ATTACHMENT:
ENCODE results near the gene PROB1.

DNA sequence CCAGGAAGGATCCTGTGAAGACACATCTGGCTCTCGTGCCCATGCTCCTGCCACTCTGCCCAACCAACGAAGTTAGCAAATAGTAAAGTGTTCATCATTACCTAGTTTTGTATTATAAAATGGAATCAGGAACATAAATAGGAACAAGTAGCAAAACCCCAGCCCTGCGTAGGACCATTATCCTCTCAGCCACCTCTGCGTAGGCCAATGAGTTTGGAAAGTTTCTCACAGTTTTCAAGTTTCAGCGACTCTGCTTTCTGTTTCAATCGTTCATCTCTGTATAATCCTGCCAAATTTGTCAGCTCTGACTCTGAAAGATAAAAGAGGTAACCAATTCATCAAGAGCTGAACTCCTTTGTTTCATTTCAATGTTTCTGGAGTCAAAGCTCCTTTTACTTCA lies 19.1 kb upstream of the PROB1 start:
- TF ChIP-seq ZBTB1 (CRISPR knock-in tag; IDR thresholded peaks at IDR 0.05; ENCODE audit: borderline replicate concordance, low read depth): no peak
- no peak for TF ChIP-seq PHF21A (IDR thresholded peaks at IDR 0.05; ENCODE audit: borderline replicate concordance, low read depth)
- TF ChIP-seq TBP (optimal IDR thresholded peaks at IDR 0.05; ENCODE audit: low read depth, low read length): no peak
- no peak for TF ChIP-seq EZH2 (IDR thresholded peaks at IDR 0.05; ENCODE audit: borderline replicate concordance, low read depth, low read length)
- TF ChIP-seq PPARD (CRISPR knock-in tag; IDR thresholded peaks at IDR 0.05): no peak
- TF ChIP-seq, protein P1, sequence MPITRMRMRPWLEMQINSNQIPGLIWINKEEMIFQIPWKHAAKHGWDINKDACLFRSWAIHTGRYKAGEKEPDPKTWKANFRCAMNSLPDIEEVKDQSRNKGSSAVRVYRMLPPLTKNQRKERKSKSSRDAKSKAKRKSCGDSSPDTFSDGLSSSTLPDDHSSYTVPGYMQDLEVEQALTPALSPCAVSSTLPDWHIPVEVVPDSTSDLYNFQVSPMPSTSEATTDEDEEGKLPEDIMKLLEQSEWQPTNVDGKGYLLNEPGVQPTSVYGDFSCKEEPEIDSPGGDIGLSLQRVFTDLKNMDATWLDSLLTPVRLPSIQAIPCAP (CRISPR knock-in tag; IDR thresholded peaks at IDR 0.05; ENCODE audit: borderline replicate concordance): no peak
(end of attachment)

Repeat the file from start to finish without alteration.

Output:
ENCODE results near the gene PROB1.

DNA sequence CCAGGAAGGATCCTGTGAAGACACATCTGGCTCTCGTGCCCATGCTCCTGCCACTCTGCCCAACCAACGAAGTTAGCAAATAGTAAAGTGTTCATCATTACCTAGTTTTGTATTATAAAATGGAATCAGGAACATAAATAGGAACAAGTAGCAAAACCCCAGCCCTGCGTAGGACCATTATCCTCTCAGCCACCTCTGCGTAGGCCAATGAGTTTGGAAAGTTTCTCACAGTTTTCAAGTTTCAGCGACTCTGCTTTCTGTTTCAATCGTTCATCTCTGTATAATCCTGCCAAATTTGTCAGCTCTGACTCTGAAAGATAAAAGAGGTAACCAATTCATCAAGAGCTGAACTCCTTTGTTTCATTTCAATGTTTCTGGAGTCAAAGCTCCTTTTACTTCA lies 19.1 kb upstream of the PROB1 start:
- TF ChIP-seq ZBTB1 (CRISPR knock-in tag; IDR thresholded peaks at IDR 0.05; ENCODE audit: borderline replicate concordance, low read depth): no peak
- no peak for TF ChIP-seq PHF21A (IDR thresholded peaks at IDR 0.05; ENCODE audit: borderline replicate concordance, low read depth)
- TF ChIP-seq TBP (optimal IDR thresholded peaks at IDR 0.05; ENCODE audit: low read depth, low read length): no peak
- no peak for TF ChIP-seq EZH2 (IDR thresholded peaks at IDR 0.05; ENCODE audit: borderline replicate concordance, low read depth, low read length)
- TF ChIP-seq PPARD (CRISPR knock-in tag; IDR thresholded peaks at IDR 0.05): no peak
- TF ChIP-seq, protein P1, sequence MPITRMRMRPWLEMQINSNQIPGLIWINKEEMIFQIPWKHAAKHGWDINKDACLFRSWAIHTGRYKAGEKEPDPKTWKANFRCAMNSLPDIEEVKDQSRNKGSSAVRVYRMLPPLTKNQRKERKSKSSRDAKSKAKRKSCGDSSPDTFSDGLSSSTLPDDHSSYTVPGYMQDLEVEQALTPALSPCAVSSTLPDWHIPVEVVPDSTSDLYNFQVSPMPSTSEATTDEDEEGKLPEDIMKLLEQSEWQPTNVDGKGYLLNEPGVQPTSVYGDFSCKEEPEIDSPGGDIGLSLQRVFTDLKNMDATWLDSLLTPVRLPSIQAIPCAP (CRISPR knock-in tag; IDR thresholded peaks at IDR 0.05; ENCODE audit: borderline replicate concordance): no peak